Denominator neglect can affect everyone, particularly when data is presented to influence the outcome in a particular way. Here's what you need to know.
Picture two urns stood on a table in front of you.
You’re given the opportunity to pick a marble from one of them, and drawing a red marble wins a prize.
The first urn has 10 marbles in it, 1 of which is red.
The second urn has 100 marbles in it, 8 of which are red.
Which urn would you choose? It doesn’t seem a tricky decision: your chances of drawing a red marble out of the first urn are greater (10%) than your chances of drawing a red marble out of the second urn (8%).
And yet, as Daniel Kahneman describes in Thinking, Fast and Slow:
‘About 30-40% of students (the survey participants) choose the urn with the larger number of winning marbles, rather than the urn that provides a better chance of winning.’
This is an example of denominator neglect – when somebody focuses on the headline number indicating the occurrence of an event (picking the red marble – the numerator), with little consideration for the number of times that event could occur (all the marbles – the denominator).
In other words, our view of the probability of an event occurring is skewed by the disproportionate attention we give to the absolute number of winning marbles.
Why does it happen?
Denominator neglect is largely a problem of perception – and presentation. If we scale the total number of marbles in the first urn to total 100, it would have 10 red marbles.
Now, the decision is clear – we simply have to choose between 8 or 10, because the importance of the denominator has been negated by our number manipulation.
But the problems associated with denominator neglect do not end here.
Presentation and deception
It is easy to assume denominator neglect is simply a problem for those who don’t understand probability.
But this phenomenon highlights a broader issue around how we interpret data. In a sense, our understanding of probability is irrelevant, because, as the following examples demonstrate, it is our subconscious that is worked upon by the presentation of data in a certain way.
Take this example, from Slovic, Monahan, and MacGregor, in their book Violent Risk Assessment and Risk Communication.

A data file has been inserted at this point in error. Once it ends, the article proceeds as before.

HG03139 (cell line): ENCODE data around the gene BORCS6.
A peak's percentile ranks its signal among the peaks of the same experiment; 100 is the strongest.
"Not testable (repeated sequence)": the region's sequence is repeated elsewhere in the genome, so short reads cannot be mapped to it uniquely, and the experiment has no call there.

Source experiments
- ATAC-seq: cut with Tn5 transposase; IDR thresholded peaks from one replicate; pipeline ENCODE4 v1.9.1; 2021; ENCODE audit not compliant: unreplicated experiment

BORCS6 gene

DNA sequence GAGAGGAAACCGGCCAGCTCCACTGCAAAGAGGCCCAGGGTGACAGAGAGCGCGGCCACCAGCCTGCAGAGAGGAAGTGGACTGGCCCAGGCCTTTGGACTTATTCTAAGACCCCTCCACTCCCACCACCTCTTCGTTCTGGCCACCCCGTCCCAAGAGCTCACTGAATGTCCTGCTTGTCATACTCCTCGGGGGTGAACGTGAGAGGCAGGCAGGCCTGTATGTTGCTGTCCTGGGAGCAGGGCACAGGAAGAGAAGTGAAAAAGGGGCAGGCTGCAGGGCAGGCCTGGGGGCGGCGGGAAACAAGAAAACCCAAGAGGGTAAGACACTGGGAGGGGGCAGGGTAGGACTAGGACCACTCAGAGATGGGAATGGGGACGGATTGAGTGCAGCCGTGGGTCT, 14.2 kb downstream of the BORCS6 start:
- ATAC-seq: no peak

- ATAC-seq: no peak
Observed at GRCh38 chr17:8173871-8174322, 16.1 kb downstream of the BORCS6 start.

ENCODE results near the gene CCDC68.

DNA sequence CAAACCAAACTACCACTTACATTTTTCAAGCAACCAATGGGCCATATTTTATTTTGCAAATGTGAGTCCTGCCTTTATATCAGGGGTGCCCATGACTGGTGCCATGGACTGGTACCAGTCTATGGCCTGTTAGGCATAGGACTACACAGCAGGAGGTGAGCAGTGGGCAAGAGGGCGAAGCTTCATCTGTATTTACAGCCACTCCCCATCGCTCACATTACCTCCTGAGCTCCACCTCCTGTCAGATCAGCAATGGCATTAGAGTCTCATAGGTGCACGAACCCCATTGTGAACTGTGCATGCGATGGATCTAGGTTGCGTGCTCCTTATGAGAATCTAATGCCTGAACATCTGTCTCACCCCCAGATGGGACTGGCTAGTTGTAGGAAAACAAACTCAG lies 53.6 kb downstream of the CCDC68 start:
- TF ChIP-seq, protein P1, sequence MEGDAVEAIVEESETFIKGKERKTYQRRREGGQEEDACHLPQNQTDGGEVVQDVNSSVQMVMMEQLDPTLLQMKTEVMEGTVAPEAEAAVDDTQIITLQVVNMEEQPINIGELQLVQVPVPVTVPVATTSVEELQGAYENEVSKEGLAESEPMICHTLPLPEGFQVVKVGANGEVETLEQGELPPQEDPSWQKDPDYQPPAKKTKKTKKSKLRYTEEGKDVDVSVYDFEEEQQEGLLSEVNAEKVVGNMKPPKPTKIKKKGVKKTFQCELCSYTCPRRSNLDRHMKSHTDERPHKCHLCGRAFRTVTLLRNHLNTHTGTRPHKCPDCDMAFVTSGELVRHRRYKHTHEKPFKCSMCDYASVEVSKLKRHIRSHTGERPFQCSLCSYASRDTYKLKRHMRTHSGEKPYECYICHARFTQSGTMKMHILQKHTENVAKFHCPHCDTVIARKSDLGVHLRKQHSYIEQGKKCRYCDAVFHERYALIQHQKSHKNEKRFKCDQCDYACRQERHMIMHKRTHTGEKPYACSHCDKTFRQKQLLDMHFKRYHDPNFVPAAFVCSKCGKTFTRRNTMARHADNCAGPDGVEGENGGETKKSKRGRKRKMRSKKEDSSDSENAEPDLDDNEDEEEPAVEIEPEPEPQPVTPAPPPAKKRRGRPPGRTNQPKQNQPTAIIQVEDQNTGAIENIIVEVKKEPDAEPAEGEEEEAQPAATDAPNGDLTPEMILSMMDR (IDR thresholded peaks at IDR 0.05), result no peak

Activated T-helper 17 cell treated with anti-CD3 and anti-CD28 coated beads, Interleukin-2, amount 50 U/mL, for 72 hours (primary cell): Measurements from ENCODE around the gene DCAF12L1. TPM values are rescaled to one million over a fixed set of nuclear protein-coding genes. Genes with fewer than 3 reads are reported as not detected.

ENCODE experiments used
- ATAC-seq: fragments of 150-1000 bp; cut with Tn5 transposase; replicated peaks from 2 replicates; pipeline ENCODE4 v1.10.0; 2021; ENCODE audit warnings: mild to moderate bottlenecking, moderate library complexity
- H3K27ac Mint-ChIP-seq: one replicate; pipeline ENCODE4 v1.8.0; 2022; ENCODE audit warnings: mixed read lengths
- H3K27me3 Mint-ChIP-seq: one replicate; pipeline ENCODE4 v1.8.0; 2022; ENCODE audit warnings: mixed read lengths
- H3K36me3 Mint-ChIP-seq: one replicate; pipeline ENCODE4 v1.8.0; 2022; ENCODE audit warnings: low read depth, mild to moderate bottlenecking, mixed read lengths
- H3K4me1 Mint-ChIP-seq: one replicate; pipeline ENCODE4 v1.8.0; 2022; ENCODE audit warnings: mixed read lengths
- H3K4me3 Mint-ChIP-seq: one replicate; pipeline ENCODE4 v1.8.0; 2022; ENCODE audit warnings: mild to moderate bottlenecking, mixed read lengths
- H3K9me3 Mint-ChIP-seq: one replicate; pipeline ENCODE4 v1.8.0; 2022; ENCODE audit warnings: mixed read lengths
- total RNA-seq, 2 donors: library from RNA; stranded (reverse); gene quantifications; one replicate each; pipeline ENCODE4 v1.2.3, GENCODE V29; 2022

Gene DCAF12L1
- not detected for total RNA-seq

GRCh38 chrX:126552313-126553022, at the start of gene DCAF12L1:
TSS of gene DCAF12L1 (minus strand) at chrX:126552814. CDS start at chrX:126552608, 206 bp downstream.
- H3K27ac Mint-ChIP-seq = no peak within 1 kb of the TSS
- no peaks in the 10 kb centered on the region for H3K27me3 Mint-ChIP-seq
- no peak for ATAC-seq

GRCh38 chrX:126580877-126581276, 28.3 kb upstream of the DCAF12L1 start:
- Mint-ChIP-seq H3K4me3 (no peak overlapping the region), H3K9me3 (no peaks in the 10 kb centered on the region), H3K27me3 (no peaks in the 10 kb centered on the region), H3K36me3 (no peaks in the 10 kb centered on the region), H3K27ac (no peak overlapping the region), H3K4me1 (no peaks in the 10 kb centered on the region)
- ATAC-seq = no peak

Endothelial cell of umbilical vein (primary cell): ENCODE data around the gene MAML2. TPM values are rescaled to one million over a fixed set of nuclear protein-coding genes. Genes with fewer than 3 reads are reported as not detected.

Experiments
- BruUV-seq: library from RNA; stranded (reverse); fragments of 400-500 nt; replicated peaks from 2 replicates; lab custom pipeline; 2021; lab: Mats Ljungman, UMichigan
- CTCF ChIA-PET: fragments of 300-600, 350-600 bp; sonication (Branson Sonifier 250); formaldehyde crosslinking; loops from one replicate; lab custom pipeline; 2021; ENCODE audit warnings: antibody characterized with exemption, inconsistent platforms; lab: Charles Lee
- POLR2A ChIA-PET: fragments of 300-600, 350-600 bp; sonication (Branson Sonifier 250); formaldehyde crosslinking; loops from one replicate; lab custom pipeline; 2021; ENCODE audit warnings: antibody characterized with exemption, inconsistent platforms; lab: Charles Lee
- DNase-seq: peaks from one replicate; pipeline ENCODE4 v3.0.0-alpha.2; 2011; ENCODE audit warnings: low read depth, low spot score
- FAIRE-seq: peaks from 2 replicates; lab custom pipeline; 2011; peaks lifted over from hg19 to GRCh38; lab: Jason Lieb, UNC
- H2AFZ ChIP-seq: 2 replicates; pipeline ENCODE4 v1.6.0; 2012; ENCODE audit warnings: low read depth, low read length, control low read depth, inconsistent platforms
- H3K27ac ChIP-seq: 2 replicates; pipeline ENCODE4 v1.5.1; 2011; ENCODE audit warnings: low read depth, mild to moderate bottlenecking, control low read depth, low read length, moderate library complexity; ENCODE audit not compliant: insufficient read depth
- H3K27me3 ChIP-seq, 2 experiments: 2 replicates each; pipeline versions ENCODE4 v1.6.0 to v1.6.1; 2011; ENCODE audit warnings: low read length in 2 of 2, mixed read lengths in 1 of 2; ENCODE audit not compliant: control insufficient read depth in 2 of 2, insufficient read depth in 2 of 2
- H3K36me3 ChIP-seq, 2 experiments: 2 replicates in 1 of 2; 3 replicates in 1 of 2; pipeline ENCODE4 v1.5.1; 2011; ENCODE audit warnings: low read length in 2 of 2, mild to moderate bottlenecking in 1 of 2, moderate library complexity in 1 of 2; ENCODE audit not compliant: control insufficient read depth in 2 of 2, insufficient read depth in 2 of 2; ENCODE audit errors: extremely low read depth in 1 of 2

A panel of professionals are given information to assess whether Mr Jones is safe to be released from psychiatric hospital.
The data was presented to them in two ways:
‘Patients similar to Mr. Jones are estimated to have a 10% probability of committing an act of violence against others during the first several months after discharge’
‘Of every 100 patients similar to Mr Jones, 10 are estimated to commit an act of violence against others during the first several months after discharge’
21% of those who were shown the first format denied releasing Mr Jones.
41% of those who were shown the second format denied releasing Mr Jones. Nearly double – and these are trained professionals!
This is because the second statement calls to mind 10 violent criminals, and 10 violent acts.
This is a form of denominator neglect, but, unlike the marbles, we are not dealing with two separate sets of data: instead, we have two separate presentations of the same fact. But one presentation takes advantage of our instinct to neglect the denominator.
The business case: how denominator neglect can affect decision making
You are managing a department, and two of your employees, Paul and Stacy, each have an idea for a new feature on a product, and you have to choose only one of them.
You want to make a fair decision, and so ask them to run two surveys to get feedback on each feature. Each survey reaches 10,000 people.
You want to avoid any risks of the feature damaging the brand, so your focus is on who dislikes the new features.
Paul highlights that 400 people hate Stacy’s proposed feature.
Stacy follows up, highlighting that 5% of people hate Paul’s feature.
The headline figure of 400 does something strange to your mind. You begin to call to mind the 400 people who hate the feature. 400 real customers who might complain and stop buying your product.
On the other hand, 5% just doesn’t feel as concrete (or absolute), despite the fact it’s a 20% increase on the number presented by Paul.
Even as a clear-headed executive, it’s easy to see how you might be more alarmed by the idea of hundreds of complaints, compared to a relatively small %, especially if you’re not careful to keep the denominator front-of-mind when evaluating two sets of data presented to you.
When dealing with data, you have to make sure the presentation is equal and fair; and, if it is not, it’s essential to take the time to understand the truth behind the numbers, and work against any insidious bias working away.
This is particularly important in situations of risk aversion, and the more emotive subjects where absolute numbers will weigh more heavily on our judgement than fractions, and all the rational they seem to entail.
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